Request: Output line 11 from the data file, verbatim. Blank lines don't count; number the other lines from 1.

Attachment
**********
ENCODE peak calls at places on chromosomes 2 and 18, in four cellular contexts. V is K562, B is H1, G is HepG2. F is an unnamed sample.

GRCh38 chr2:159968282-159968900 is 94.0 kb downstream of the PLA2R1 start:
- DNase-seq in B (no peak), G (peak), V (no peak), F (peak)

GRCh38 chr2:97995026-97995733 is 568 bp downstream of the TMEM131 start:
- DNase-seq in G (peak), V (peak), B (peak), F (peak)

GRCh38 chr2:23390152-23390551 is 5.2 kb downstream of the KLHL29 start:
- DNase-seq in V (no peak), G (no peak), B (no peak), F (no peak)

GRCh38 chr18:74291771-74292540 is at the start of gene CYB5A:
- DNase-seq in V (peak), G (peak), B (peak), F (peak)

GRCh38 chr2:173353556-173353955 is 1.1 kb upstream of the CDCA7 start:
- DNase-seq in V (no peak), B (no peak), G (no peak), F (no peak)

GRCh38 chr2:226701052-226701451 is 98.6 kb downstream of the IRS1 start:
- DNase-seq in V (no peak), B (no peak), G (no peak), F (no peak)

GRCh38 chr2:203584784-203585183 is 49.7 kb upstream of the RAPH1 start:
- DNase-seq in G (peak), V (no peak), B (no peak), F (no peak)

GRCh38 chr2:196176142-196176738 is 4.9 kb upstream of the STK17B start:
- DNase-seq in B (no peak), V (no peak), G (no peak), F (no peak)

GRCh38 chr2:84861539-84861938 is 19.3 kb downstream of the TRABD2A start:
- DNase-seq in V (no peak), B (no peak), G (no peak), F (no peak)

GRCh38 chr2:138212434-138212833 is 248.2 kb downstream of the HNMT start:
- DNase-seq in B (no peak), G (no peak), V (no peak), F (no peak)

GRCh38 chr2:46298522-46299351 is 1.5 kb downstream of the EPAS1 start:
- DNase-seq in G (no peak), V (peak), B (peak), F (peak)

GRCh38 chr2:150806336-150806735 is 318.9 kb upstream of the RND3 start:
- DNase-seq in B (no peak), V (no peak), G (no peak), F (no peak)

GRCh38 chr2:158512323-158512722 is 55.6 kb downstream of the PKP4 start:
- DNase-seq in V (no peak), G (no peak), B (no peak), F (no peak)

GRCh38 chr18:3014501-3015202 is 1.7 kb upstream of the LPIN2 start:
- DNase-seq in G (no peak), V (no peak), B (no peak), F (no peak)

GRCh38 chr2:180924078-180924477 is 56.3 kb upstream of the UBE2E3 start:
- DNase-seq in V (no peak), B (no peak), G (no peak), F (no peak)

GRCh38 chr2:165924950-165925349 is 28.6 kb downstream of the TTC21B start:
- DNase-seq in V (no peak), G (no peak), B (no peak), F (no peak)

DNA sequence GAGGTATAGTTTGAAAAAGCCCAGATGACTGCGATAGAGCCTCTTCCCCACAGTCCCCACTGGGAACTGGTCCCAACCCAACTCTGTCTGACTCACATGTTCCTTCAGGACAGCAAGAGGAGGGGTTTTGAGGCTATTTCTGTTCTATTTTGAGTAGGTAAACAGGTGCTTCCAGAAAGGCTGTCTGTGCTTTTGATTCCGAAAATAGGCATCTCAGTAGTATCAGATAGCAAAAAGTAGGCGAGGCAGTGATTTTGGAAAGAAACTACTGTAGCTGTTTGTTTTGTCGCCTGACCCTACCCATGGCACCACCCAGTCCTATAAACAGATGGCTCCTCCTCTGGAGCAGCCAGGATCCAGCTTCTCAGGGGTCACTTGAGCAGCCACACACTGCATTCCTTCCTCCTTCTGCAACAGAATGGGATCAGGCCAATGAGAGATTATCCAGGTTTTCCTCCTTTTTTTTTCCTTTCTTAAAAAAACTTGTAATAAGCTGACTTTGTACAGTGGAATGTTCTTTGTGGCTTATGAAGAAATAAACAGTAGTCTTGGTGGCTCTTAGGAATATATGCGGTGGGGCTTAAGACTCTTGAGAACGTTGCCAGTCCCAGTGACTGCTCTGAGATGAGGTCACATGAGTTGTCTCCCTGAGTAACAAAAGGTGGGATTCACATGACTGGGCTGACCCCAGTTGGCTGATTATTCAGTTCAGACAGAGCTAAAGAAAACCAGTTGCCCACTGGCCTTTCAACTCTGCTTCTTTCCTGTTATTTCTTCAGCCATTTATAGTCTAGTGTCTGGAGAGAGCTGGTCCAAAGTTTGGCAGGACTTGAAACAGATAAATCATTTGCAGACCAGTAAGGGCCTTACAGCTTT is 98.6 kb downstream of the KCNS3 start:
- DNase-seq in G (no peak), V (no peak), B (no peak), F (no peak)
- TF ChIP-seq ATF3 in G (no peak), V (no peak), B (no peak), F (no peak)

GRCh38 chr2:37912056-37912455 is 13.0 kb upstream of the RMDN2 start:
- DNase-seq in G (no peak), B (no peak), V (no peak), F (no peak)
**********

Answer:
- DNase-seq in V (no peak), B (no peak), G (no peak), F (no peak)